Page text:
By Anne Summers
It really is scarcely believable that pay inequality between women and men is still an issue in 2017.
Not only do women on average earn at least 20 per cent less than men, but in some sectors the gap is actually growing. This is despite innumerable court victories and other measures, including anti-discrimination laws, designed to ensure gender equality.
The sums involved are scandalous.
A 25-year-old woman with post-graduate qualifications starting out on her career will earn more than $1 million less over her lifetime than the man she sat next to in class according to a 2012 NATSEM report. A million dollars! That’s enough to buy an apartment. Even in Sydney.
More recent figures compiled by the Workplace Gender Equality Agency (WGEA) in concert with the Bankwest Curtin Economics Centre, and based on the 4 million employees covered by the large companies that report annually to WGEA, show the grim reality of women’s remuneration in Australia.
Their report Gender Equity Insights 2017: Inside Australia’s Gender Pay Gap, released on Thursday, finds there is a full-time gender pay gap of 23.1 per cent but when you look at the total earnings of women and men employed full-time, the gap rises to 26.5 per cent. That’s because of what WEGA calls the “male ‘bonus’ premium”. That’s when you include overtime, superannuation, bonus payments and other non-basic salary components.
We might have assumed that the higher up in management a woman moved, the more likely she is to get equal pay but unless she’s in politics or a similar job where pay is strictly regulated and there is not much scope for bonus premiums, this is not the case.
Women in senior management get an average of $93,000 less per year than their male counterparts, reports WGEA.
Ironically, the only jobs where women are not systematically worse done by is in part-time employment where women make up 75 per cent of employees. Women earn 7.8 per cent more than men in these jobs – but only as long as they stay in the bottom ranks.
“Pay gaps in favour of part-time women tend to be concentrated in low-paid occupations and industries, with the part-time pay gap reverting to favour men as roles become more senior and highly paid,” WGEA reported in its 2016 survey. “Overall, part-time roles are dominated by women and significantly lower paid (on a full-time equivalent basis) than full-time roles.”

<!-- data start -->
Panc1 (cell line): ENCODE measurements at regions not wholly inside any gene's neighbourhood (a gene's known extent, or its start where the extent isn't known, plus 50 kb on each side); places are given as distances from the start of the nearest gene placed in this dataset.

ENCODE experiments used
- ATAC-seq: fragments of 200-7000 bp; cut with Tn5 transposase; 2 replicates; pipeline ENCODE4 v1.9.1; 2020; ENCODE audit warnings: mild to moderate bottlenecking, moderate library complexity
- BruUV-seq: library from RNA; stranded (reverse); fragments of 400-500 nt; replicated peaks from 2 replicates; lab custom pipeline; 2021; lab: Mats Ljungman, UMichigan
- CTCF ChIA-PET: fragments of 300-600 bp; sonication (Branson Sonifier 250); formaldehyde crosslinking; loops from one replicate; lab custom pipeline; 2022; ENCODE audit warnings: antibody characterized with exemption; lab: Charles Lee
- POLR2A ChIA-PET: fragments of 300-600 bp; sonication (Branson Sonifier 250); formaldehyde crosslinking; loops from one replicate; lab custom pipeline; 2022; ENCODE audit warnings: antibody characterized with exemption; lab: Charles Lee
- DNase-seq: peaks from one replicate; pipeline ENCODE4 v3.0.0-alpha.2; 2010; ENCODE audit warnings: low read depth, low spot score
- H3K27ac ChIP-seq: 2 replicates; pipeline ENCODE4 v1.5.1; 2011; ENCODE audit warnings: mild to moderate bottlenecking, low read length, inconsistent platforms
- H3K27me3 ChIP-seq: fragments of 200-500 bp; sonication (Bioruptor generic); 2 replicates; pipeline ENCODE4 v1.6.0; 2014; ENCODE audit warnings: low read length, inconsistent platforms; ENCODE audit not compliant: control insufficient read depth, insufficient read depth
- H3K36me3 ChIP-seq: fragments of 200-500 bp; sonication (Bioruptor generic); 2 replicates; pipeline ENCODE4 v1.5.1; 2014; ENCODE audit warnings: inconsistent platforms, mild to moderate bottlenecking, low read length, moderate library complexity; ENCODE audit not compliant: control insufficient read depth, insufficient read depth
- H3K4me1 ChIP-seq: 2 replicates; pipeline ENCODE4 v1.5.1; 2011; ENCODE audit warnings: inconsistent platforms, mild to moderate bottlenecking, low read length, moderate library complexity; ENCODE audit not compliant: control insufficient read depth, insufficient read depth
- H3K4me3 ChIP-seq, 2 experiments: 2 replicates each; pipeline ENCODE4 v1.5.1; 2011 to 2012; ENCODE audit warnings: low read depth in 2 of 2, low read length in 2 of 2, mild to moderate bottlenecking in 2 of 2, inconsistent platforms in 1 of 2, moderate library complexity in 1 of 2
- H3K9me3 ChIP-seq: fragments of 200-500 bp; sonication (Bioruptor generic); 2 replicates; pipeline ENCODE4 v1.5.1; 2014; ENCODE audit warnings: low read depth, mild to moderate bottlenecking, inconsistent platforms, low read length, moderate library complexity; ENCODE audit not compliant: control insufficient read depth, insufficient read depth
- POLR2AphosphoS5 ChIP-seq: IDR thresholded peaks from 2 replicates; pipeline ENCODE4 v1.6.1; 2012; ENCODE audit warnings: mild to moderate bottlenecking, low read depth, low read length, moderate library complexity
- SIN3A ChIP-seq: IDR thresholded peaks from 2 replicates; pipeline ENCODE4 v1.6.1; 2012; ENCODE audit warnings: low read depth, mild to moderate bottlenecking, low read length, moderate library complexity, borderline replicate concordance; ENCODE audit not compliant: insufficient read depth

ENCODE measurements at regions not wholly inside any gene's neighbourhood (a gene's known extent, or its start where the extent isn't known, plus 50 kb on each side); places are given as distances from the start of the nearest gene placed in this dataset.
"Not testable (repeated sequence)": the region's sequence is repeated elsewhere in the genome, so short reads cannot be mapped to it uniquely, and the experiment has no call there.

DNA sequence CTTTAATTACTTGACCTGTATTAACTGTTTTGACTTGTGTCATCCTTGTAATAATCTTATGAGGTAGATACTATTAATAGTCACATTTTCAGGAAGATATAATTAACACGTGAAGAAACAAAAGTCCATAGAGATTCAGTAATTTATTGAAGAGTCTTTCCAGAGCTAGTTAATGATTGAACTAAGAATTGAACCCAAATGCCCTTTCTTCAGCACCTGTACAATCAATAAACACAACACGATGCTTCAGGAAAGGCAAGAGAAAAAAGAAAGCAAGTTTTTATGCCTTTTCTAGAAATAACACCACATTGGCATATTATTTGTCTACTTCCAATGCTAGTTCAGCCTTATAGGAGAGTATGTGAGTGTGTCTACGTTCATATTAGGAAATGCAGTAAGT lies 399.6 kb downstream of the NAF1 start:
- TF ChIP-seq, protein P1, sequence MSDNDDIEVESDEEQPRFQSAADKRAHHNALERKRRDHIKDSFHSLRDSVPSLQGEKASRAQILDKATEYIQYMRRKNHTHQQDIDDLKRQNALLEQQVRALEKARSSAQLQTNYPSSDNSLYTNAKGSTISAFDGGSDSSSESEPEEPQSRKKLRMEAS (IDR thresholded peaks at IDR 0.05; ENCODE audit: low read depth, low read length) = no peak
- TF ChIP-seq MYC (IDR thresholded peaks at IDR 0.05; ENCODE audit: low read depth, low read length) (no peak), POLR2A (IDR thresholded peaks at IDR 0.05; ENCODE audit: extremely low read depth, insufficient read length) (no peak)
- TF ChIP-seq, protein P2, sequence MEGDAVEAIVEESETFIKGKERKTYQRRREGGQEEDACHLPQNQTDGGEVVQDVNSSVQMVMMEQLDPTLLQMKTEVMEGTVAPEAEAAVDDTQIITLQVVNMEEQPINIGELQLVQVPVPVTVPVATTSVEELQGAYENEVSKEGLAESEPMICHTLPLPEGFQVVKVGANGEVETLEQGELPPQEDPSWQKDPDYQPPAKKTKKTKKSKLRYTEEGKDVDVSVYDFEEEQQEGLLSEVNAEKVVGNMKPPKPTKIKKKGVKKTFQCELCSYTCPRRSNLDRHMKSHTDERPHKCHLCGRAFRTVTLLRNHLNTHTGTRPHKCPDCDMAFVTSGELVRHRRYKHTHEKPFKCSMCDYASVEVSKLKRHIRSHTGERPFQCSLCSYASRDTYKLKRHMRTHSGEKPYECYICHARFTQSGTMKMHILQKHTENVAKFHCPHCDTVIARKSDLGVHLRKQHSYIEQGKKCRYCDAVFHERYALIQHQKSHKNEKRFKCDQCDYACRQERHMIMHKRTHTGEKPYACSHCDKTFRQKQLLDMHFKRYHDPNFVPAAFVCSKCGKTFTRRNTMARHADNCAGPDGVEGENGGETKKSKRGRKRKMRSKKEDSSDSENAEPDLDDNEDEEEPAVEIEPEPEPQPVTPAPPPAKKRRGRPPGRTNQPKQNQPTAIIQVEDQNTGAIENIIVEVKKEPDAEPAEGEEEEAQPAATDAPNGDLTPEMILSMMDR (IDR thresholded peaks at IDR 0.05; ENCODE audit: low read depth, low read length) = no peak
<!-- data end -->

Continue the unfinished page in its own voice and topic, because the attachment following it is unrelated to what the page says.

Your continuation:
Even in some full-time occupations, the pay is significantly less for women. This is especially so in women-dominated occupations. Take childcare workers. These are the people, almost all of them women, who are charged with educating our pre-school children yet their pay, at about $20 an hour, is half the ABS average for the entire workforce.
It is difficult to comprehend how an economic injustice of this magnitude can be tolerated in a country such as Australia that supposedly values the “fair go”.
There is no legal, social or economic justification for it.
But nor is there is any concerted effort to do anything about.
There have been several important court victories, including one for community sector workers in 2012 that saw some employees, the vast majority of whom are women, get pay rises of up to 41 per cent.
But this sector-by-sector approach is not only agonisingly slow, it does not cover vast tracts of the workforce.
If all earnings are taken into account – part-time and casual as well as full-time – the gender pay gap is currently 17.7 per cent. This is actually a very welcome decrease on the previous period when it was 19 per cent.
It would be good to think that this meant the trend was towards parity but history teaches us it would be unwise to assume this.
Back in the early 1980s when I headed the Office of the Status of Women I used to assert with utter confidence that women’s pay was on a fast track towards parity.
Although at the time women were only earning 80 cents for every dollar men pocketed, just over a decade earlier, in 1970, women had got only 59.1 cents. That had risen to 70.4 cents in 1973 and 77.4 cents in 1975.
In just five years we had gone from just under 60 per cent of men’s earnings to almost 78 per cent.
The gap is closing fast, I used to say. We’re almost there.
I could never have imagined that in 2017 – more than thirty years later – we would even still be talking about equal pay.
Let alone wondering if it will ever happen.
So much as we will appreciate the plaudits and the celebrations at the lunches, dinners and other events marking International Women’s Day next week, I am sure that most women would rather have the money.
This article was first published in the Sydney Morning Herald on 4 March 2017